Life Cycle of Influenza

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Influenza, more commonly known as the flu, is a virus that affects birds and mammals, including humans. According to the Centers for Disease Control and Prevention, 36,000 Americans will die from flu-related causes this year and nearly 200,000 will be hospitalized for complications. A vaccination for influenza is available seasonally and is especially recommended for children, pregnant women, the elderly, and those with a compromised immune system.

Transmission

The influenza virus is usually transmitted through the air or in bodily fluids, such as blood and saliva. A person might also become infected after coming into contact with a contaminated surface. Because the virus can be rendered inactive by soaps and detergents, frequent hand washing is highly recommended to decrease the risk of contracting and spreading the flu. Influenza is also inactivated by sunlight and disinfectants such as hand sanitizers.

Replication

Upon entering a host, the influenza virus will bind to and enter cells found in the throat and nasal passages. At this point, the cells will begin to self-replicate and disperse to other areas of the body, spreading the virus. Once this occurs, an infected person will begin to display symptoms typical of the flu, such as fever, muscle aches and general fatigue.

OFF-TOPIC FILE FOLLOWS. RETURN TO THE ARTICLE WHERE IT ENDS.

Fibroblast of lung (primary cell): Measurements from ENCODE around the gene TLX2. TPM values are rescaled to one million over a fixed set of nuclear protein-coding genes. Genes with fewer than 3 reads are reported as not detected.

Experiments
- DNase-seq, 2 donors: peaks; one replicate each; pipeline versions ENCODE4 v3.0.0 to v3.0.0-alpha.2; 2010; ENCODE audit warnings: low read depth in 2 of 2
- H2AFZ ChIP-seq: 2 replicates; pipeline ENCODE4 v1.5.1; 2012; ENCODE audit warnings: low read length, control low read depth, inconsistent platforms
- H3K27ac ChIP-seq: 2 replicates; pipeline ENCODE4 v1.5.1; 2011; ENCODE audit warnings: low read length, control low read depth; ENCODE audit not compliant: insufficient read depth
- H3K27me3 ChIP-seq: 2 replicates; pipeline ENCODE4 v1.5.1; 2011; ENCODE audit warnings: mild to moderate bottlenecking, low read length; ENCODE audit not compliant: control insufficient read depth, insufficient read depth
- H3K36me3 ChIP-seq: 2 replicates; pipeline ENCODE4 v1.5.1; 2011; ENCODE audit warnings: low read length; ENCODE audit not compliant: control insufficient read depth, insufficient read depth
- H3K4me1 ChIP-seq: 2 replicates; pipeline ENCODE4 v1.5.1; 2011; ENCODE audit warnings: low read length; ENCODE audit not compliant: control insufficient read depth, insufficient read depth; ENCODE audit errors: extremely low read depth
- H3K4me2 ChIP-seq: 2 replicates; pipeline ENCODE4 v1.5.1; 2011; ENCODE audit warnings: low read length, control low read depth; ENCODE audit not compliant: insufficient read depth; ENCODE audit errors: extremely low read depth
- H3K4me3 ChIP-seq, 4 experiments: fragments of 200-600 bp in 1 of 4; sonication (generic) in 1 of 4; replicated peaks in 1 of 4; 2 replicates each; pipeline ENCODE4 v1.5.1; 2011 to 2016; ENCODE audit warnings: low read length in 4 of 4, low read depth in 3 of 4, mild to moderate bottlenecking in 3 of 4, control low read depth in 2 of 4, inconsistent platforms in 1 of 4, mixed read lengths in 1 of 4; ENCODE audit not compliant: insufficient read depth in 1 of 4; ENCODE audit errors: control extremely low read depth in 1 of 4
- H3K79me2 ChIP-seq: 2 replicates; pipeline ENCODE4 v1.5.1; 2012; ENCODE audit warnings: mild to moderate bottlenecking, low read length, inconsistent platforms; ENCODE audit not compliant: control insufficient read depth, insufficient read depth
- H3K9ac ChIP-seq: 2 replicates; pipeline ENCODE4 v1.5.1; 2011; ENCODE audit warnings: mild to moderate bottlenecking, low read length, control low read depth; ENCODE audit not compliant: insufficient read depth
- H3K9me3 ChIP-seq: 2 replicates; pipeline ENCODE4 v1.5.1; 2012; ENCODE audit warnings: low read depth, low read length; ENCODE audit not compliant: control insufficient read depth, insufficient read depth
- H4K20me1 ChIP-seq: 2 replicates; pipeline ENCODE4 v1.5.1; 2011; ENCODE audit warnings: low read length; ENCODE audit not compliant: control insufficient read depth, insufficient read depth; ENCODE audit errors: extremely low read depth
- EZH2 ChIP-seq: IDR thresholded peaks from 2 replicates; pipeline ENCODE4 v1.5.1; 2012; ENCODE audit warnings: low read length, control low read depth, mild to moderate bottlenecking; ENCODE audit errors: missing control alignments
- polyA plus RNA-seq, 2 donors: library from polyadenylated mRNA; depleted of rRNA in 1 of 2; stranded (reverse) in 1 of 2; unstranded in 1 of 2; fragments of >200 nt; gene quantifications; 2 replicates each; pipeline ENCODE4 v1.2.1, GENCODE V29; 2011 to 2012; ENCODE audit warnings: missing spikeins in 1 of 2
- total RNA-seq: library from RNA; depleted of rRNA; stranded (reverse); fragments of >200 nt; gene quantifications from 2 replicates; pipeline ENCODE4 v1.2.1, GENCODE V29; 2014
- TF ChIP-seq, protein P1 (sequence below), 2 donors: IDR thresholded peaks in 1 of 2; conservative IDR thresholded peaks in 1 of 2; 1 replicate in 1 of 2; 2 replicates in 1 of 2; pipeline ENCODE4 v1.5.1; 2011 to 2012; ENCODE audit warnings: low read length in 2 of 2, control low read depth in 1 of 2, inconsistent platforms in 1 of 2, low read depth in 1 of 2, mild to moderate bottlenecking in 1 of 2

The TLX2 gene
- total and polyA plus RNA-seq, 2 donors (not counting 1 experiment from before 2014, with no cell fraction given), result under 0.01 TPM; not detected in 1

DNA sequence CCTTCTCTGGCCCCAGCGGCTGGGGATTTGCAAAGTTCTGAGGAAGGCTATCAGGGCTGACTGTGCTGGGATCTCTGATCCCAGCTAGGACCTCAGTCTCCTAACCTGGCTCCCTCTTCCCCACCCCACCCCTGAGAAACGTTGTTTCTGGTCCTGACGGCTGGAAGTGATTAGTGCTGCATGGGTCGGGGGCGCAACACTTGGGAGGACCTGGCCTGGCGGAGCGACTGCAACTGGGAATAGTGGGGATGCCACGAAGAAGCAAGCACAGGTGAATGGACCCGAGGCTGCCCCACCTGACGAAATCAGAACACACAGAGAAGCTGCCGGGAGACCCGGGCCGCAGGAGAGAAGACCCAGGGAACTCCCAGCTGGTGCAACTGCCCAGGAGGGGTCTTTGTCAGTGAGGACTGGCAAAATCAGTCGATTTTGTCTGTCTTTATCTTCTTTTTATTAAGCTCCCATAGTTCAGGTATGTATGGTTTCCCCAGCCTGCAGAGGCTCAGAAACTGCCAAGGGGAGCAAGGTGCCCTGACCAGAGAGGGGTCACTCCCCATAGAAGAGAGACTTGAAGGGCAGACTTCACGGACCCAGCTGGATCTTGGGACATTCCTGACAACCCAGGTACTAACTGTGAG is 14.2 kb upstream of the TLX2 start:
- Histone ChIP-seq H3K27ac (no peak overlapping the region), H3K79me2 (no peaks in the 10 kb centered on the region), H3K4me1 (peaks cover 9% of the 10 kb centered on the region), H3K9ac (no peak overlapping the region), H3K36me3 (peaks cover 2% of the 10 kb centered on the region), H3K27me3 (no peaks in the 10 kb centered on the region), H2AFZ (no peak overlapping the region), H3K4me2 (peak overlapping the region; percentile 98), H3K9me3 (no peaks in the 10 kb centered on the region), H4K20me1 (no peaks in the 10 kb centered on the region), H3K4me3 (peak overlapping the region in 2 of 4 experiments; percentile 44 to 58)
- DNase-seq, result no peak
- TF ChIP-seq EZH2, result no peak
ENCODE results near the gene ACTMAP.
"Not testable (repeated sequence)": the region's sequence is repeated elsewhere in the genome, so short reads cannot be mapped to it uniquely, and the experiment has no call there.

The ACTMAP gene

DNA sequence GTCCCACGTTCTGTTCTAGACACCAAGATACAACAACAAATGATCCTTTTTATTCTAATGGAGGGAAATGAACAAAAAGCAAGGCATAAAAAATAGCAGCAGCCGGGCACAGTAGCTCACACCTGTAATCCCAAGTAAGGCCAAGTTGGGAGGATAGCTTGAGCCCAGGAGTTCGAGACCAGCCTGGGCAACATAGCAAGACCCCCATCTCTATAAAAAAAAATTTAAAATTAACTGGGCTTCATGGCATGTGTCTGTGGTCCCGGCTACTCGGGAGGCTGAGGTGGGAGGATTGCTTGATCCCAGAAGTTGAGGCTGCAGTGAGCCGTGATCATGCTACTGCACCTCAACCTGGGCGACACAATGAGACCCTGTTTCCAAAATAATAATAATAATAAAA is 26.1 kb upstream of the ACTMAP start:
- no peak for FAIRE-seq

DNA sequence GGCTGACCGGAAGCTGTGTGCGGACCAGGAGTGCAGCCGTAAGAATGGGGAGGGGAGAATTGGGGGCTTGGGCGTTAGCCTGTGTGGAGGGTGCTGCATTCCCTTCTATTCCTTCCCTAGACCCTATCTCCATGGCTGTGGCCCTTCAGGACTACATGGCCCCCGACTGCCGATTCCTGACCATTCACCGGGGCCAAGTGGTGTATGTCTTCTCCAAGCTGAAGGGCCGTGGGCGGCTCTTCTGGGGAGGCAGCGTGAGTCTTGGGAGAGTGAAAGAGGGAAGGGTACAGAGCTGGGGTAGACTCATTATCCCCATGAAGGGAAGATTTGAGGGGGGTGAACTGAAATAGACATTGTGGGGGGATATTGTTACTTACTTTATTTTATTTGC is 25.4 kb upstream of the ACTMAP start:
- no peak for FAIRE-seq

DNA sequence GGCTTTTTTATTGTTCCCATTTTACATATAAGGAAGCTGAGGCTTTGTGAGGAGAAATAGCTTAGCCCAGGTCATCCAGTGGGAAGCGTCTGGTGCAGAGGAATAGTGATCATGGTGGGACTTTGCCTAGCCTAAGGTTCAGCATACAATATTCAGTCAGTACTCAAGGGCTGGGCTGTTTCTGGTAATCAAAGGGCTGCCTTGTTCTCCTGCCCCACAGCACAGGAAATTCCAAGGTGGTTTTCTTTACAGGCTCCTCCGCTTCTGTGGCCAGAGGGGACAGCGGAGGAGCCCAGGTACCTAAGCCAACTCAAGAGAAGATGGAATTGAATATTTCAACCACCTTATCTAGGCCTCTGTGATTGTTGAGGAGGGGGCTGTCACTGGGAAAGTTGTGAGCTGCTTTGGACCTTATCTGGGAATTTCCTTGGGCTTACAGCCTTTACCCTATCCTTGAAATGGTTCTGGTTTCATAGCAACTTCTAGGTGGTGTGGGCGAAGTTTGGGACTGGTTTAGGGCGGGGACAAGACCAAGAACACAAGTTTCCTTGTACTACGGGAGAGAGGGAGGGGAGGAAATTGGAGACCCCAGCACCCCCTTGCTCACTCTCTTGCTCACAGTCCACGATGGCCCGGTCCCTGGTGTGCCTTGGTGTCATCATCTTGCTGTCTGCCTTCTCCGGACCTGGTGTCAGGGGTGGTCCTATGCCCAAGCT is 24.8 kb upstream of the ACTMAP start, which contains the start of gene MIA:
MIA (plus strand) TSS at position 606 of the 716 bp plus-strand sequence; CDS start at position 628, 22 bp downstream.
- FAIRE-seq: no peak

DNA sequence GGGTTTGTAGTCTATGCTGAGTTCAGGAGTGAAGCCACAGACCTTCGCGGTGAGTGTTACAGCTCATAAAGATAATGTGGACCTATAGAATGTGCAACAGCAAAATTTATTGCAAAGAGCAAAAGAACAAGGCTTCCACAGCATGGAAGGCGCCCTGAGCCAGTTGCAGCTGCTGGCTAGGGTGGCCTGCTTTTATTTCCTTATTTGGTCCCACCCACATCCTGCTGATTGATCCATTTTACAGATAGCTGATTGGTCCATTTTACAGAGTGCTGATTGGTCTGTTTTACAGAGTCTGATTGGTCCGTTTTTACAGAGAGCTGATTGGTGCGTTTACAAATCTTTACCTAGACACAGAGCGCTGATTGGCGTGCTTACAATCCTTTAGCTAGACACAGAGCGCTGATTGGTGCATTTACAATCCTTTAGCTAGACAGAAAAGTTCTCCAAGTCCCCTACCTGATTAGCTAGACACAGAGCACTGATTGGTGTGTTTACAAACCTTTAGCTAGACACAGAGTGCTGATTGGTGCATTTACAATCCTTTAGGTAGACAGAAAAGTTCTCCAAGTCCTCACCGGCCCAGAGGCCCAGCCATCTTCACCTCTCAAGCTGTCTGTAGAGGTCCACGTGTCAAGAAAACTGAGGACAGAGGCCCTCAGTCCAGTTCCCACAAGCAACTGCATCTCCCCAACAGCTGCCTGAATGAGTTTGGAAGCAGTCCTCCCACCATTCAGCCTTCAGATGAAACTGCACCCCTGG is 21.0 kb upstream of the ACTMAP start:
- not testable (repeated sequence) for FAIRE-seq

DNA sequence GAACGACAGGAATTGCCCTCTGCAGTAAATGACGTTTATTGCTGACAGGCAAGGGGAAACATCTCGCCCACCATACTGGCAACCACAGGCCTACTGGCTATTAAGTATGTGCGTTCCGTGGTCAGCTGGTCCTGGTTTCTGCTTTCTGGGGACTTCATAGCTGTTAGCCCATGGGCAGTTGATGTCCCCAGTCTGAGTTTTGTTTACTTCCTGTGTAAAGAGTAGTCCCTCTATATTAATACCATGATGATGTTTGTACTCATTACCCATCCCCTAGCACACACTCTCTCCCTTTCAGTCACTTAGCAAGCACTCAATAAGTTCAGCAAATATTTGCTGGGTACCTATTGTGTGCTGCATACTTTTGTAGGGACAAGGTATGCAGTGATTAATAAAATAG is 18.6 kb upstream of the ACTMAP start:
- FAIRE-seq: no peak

Time Frame

Symptoms will usually arise within one to three days of contracting the infection and will develop very suddenly. These symptoms will generally dissipate between four and seven days after first appearing, granted that no flu complications occur. Humans infected with the influenza virus, but not yet displaying symptoms, will still be extremely contagious and can pass the virus onto others. It is because of this that hundreds of thousands of people contract the flu each year.

Complications

The influenza virus can lead to complications such as dehydration, sinus infections, and bacterial pneumonia, and may aggravate chronic conditions such as asthma and diabetes.Young children, pregnant women and adults older than the age of 50 are at the highest risk of experiencing flu-related complications and are urged to receive influenza vaccinations. Serious symptoms that require medical attention include: high fever, difficulty breathing, chest pains and coughing up blood. Obtaining an antiviral drug within 48 hours of noticing flu symptoms will greatly reduce the chances of flu-related complications occurring.

Considerations

Because the initial symptoms are extremely similar, many people will confuse influenza with the common cold. Those infected with the flu will experience a sudden, high fever and muscle aches, which are symptoms that will be absent when suffering from a cold. Unlike the common cold, anti-viral drugs show effectiveness in treating early stages of the influenza virus.

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